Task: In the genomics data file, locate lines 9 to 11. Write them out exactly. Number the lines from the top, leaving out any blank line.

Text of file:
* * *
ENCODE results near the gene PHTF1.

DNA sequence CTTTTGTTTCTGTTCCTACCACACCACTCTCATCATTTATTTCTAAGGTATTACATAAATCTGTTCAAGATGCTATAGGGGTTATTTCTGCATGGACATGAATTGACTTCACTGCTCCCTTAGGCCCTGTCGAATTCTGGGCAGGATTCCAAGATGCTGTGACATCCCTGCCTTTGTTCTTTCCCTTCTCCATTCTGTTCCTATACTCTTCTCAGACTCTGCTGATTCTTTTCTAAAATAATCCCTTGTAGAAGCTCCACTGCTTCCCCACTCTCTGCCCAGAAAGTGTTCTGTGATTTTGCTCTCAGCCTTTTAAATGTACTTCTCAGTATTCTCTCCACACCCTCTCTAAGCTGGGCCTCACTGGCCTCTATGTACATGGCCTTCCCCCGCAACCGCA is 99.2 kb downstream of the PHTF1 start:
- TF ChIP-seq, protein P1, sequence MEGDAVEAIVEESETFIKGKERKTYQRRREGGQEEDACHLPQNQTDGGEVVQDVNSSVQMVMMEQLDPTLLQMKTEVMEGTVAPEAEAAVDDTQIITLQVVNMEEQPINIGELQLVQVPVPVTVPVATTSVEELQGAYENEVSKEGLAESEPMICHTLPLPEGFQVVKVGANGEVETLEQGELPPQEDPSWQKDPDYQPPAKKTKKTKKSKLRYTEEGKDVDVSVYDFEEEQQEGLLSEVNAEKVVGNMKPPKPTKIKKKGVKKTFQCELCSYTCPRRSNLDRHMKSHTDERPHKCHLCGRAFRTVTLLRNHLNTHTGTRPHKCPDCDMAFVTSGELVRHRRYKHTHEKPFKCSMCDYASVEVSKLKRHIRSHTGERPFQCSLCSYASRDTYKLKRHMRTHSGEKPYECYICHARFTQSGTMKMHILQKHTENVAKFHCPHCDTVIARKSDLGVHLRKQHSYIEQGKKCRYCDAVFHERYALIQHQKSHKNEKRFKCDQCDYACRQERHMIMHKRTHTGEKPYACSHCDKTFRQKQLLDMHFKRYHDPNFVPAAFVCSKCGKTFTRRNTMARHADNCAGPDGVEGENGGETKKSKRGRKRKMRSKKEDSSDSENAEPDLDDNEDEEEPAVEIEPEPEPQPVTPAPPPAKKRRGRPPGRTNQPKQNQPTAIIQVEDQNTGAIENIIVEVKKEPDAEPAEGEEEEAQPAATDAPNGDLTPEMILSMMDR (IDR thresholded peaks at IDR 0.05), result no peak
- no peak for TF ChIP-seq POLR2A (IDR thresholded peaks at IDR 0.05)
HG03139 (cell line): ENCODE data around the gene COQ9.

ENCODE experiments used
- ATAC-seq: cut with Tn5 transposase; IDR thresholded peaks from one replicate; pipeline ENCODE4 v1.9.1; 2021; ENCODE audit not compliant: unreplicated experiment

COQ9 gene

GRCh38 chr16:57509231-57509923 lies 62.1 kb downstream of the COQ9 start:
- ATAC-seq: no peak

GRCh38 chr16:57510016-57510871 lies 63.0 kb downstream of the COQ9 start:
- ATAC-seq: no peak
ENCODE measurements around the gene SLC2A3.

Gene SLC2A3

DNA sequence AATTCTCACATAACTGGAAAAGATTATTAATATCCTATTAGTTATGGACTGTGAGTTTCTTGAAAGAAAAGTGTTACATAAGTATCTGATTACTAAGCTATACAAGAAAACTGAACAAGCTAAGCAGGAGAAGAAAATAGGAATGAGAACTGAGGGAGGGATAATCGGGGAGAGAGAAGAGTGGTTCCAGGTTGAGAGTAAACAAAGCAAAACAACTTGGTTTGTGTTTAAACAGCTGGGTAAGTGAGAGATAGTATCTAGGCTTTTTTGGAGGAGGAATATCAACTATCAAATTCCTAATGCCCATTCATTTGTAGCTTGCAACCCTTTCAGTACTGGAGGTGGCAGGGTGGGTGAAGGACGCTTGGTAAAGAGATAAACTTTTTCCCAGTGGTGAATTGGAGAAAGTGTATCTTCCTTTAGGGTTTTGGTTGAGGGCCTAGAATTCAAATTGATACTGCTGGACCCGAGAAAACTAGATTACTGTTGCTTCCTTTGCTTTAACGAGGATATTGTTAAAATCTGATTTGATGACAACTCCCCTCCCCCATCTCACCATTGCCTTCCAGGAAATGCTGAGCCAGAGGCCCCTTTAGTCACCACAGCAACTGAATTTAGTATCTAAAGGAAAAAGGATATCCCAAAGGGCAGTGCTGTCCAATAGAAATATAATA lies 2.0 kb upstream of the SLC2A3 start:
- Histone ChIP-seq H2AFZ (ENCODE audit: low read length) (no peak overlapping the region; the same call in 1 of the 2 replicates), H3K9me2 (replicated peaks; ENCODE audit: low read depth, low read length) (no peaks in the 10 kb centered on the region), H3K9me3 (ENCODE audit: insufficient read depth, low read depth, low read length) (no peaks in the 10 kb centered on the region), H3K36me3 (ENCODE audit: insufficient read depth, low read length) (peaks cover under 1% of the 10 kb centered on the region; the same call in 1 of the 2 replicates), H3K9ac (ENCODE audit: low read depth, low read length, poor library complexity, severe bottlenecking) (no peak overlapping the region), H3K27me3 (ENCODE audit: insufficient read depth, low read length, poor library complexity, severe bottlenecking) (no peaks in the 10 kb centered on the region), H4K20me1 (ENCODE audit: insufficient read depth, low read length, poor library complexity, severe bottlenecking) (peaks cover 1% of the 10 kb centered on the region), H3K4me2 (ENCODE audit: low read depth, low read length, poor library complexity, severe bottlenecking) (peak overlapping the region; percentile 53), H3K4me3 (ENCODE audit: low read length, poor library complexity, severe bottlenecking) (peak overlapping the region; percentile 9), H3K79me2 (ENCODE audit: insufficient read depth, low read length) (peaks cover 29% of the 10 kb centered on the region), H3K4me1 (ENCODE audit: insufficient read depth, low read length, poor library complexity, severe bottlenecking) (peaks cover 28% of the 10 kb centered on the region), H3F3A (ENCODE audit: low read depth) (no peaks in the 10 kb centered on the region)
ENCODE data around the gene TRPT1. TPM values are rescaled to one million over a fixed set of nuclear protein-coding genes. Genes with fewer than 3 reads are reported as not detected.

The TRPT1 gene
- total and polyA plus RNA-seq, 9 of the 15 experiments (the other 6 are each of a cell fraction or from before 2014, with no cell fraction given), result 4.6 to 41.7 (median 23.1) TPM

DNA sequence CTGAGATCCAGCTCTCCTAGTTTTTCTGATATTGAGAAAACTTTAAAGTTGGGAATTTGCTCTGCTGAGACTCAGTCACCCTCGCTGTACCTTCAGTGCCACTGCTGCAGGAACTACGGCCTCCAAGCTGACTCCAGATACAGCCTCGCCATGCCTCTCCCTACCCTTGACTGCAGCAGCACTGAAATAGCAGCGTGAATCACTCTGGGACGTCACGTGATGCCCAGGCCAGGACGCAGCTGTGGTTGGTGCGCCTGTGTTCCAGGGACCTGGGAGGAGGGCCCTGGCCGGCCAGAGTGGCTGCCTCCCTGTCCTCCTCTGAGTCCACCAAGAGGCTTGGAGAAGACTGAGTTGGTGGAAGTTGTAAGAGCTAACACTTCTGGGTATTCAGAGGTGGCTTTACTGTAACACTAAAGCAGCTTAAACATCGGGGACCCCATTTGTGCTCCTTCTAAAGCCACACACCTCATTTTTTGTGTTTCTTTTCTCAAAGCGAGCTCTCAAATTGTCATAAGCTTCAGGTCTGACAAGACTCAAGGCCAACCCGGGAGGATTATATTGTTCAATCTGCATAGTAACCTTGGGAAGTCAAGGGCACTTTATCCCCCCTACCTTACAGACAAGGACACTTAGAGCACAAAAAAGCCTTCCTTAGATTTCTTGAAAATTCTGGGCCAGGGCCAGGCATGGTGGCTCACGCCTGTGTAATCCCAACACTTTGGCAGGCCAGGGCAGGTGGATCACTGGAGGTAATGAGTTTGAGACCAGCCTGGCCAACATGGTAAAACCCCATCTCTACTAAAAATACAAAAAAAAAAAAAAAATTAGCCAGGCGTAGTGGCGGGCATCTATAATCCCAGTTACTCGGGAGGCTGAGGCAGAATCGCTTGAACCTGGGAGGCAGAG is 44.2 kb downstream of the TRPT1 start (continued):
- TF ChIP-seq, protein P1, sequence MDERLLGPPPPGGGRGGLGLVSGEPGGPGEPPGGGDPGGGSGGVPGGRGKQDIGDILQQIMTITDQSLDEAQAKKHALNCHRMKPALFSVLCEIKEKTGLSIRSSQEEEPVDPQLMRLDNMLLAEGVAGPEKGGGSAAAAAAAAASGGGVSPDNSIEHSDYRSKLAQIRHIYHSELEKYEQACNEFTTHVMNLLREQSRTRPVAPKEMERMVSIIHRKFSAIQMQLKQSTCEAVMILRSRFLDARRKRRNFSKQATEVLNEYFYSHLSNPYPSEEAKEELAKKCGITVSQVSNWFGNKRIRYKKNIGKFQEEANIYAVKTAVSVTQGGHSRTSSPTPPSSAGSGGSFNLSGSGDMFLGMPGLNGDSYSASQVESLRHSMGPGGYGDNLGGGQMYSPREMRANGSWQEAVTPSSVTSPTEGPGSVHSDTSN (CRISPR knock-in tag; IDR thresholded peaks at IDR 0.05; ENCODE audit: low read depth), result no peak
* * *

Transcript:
GRCh38 chr16:57509231-57509923 lies 62.1 kb downstream of the COQ9 start:
- ATAC-seq: no peak

GRCh38 chr16:57510016-57510871 lies 63.0 kb downstream of the COQ9 start: